7th March 2019
Stumbling across a story last month about how some chimpanzees in Belfast zoo managed to escape by using a tree branch as a ladder, reminded me of just how intelligent these beautiful primates are, and how – as discovered by Jane Goodall in Gombe, Tanzania in the 1960’s, they’re so clever they use tools to benefit their survival. A fact that has again been reiterated by the Belfast chimps.
Chimpanzees are the most intelligent animals on earth after humans and are so closely related to us that we only differ in DNA by 1.5 %. Numbers have dwindled significantly since the 19th Century due to habitat loss, poaching and disease so it’s really important that we help them whilst still can, hence why this weeks’ workshop focussed on chimpanzees and another lesser known, but very sweet, endangered animal; the African wild dog.
We began by sketching a big chimpanzee which was subsequently named, Ryan, as you do, and the children and I chatted about how similar these primates are to humans particularly with relevance to their characteristics; large big toes, hands that can grasp and expressive faces. We also share similar behaviours in that, like us chimps laugh, show affection and walk upright. I asked the little ones why we were learning about them today and a number of children exclaimed, ‘because they’re endangered!’ and one little girl went onto say ‘they’re endangered like polar bears!’ She was one of the children who was quiet last week when we were learning about the Arctic, so it just goes to show that they are listening. ‘People are cutting down their trees where they live,’ a little boy shouted out. ‘They are indeed,’ I replied, and we went on to discuss how we could help; simply speaking up for wildlife can be one key way.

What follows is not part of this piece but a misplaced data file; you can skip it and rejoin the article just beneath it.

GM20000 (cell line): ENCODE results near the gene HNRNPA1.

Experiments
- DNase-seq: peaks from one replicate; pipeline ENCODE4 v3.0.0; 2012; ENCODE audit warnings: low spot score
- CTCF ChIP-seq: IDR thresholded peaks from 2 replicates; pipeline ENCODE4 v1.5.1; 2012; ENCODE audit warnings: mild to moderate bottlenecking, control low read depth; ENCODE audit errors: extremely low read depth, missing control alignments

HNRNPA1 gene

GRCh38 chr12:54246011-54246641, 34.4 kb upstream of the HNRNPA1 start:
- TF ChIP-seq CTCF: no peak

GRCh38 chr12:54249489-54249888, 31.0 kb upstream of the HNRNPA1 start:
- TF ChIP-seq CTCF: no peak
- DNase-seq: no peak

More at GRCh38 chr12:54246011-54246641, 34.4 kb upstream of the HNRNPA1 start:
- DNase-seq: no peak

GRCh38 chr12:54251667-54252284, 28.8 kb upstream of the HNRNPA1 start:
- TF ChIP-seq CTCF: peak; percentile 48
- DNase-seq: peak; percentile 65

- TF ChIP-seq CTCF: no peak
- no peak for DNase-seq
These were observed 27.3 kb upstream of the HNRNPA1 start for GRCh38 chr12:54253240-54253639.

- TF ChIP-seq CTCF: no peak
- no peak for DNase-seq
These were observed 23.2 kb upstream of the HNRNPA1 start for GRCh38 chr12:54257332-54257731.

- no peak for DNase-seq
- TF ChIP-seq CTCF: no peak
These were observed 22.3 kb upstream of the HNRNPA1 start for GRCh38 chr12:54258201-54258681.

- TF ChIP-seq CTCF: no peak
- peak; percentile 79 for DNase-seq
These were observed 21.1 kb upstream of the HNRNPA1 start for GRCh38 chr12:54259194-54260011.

African wild dogs can run up to 44 miles per hour, as fast as their Mummy’s and Daddy’s cars; a fact that the children loved. None of them seemed to have heard of African wild dogs so understanding a bit more about them and why they’re endangered was positive. My favourite part of the morning, however, was when I heard a couple of boys chatting about how chimps are related to us. One boy explained to the other that, ‘it’s because they’re made of the same stuff as us, same make-up.’ A four-year-old was explaining to another four-year-old the beginnings of getting their heads around the idea of DNA. Whether he fully understood what he was saying or not, it was an utterly intriguing morning. For further information please visit www.doodleswithmydaughter.co.uk